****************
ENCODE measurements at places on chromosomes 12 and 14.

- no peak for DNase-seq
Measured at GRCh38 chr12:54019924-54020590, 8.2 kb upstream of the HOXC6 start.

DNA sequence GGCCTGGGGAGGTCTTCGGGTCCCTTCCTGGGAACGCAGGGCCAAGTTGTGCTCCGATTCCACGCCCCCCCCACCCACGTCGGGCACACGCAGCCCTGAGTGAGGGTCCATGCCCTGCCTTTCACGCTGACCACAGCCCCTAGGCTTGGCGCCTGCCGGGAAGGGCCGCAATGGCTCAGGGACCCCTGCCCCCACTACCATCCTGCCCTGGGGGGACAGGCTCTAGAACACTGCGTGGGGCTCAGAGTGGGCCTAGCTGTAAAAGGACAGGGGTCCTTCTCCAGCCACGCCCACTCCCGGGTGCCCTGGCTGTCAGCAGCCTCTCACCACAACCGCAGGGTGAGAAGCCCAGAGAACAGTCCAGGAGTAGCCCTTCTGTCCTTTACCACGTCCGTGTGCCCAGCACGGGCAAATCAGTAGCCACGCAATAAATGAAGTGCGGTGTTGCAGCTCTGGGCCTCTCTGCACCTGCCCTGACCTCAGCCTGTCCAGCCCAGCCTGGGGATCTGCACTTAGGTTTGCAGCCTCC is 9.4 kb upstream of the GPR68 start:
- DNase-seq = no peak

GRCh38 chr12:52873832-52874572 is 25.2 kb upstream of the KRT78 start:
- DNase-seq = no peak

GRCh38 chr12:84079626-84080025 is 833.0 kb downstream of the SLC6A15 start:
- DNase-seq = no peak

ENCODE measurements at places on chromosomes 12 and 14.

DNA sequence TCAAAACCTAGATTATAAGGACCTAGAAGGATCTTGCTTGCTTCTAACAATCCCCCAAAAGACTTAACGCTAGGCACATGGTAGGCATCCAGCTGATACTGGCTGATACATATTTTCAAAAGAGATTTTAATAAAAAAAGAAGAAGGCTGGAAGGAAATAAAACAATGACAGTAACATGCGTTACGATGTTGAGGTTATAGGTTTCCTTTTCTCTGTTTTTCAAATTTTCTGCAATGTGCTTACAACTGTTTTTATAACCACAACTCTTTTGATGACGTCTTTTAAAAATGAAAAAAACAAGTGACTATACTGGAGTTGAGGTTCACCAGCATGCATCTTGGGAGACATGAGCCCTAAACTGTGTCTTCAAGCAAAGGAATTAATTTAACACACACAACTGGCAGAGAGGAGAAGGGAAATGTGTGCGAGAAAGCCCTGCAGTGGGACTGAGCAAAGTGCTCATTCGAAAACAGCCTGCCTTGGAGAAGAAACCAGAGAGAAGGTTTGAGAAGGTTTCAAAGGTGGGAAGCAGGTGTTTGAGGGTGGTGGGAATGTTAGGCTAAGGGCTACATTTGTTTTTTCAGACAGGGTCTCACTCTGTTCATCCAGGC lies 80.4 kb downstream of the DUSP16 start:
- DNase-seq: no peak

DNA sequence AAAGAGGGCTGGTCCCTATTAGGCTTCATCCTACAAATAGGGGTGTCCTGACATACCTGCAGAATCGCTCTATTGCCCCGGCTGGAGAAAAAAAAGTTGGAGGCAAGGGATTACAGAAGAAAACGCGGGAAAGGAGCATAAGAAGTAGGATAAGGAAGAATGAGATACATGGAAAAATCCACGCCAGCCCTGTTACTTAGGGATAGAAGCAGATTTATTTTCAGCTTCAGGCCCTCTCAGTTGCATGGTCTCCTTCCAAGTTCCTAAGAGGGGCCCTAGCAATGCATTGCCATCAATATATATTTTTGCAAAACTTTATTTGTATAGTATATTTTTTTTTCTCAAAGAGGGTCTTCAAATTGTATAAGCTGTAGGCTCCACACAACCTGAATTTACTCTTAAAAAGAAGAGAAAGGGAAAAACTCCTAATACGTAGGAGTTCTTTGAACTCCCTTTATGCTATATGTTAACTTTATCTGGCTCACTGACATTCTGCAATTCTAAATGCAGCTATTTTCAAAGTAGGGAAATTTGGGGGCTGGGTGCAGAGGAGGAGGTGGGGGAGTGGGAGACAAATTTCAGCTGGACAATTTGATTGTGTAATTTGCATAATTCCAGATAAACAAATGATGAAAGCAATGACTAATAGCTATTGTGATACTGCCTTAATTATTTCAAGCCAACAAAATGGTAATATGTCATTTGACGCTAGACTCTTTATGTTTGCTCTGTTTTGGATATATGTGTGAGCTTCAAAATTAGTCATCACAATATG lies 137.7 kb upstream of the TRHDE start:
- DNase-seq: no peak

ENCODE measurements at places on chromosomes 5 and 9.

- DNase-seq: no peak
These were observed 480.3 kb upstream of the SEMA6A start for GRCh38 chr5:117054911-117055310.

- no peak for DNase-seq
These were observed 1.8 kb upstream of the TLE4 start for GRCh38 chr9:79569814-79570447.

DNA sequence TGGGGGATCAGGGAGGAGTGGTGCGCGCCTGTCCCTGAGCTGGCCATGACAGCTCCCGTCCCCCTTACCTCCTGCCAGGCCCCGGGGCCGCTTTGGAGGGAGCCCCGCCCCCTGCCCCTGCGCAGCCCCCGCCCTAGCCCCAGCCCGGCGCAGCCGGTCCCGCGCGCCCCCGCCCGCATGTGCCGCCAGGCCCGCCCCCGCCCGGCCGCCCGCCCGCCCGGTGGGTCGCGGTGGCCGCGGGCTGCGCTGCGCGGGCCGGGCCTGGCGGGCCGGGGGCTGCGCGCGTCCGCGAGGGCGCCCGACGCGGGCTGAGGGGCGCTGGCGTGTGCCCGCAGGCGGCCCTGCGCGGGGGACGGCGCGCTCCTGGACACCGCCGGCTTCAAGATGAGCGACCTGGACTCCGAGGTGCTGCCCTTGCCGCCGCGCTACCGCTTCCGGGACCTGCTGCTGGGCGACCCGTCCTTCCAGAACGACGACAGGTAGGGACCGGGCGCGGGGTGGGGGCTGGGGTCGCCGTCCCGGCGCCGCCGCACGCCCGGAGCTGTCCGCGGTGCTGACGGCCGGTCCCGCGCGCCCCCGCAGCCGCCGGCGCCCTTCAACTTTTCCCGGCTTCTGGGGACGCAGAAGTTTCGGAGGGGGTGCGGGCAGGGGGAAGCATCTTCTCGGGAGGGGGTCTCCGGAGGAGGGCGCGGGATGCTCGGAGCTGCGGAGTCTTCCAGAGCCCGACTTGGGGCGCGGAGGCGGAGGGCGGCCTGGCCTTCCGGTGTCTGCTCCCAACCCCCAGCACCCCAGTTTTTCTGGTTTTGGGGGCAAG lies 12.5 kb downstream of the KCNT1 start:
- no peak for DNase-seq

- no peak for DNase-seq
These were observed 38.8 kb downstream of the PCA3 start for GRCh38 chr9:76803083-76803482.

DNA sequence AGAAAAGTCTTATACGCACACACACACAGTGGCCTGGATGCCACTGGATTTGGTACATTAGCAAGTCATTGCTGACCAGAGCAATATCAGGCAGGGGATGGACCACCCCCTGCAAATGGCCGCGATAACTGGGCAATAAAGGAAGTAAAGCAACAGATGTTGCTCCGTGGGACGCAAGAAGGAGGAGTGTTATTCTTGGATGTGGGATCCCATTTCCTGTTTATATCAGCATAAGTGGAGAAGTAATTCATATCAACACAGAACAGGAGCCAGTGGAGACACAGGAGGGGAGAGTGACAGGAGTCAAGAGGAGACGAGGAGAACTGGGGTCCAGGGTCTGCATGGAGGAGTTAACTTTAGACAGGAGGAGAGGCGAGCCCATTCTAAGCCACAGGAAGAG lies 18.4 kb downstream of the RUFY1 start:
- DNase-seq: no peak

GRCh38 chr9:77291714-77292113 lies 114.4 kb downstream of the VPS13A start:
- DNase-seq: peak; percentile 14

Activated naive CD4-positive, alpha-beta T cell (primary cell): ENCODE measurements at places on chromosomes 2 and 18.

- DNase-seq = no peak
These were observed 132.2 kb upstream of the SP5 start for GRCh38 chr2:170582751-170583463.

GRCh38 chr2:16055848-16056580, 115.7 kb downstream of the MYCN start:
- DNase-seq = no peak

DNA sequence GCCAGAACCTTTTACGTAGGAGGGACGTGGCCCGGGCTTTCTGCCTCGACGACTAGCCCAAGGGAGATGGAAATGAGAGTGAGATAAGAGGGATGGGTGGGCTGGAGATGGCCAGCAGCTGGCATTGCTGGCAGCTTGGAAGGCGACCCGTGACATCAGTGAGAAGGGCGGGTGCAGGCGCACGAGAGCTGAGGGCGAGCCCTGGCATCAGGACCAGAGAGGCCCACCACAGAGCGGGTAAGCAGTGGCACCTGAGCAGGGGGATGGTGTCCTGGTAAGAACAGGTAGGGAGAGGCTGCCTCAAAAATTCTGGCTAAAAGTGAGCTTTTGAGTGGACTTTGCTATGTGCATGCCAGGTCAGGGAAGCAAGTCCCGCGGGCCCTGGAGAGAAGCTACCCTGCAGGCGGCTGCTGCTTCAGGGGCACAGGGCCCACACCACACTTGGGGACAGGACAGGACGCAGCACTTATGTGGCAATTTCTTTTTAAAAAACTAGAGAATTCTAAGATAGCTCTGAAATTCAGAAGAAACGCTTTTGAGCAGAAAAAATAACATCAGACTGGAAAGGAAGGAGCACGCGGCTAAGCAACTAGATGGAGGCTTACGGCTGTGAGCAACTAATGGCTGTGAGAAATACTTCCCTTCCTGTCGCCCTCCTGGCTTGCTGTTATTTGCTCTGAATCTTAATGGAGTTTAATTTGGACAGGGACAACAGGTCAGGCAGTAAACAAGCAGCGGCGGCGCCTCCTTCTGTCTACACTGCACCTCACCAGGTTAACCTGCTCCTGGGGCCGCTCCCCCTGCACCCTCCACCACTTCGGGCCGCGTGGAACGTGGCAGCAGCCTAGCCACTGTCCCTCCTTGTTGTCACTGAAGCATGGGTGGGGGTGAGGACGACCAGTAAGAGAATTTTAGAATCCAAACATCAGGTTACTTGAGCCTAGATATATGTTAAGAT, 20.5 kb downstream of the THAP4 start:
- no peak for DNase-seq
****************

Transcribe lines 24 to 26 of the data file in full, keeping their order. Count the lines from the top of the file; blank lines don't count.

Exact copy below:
DNA sequence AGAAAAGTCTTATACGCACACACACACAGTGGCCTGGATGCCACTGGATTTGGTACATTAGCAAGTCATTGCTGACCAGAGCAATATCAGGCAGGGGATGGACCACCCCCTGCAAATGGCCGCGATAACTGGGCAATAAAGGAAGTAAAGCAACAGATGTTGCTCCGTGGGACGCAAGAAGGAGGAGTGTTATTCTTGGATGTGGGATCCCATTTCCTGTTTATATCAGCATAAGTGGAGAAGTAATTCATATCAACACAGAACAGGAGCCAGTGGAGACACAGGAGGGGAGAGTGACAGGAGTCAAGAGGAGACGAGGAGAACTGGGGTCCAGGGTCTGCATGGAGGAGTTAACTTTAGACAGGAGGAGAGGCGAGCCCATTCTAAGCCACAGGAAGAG lies 18.4 kb downstream of the RUFY1 start:
- DNase-seq: no peak

GRCh38 chr9:77291714-77292113 lies 114.4 kb downstream of the VPS13A start: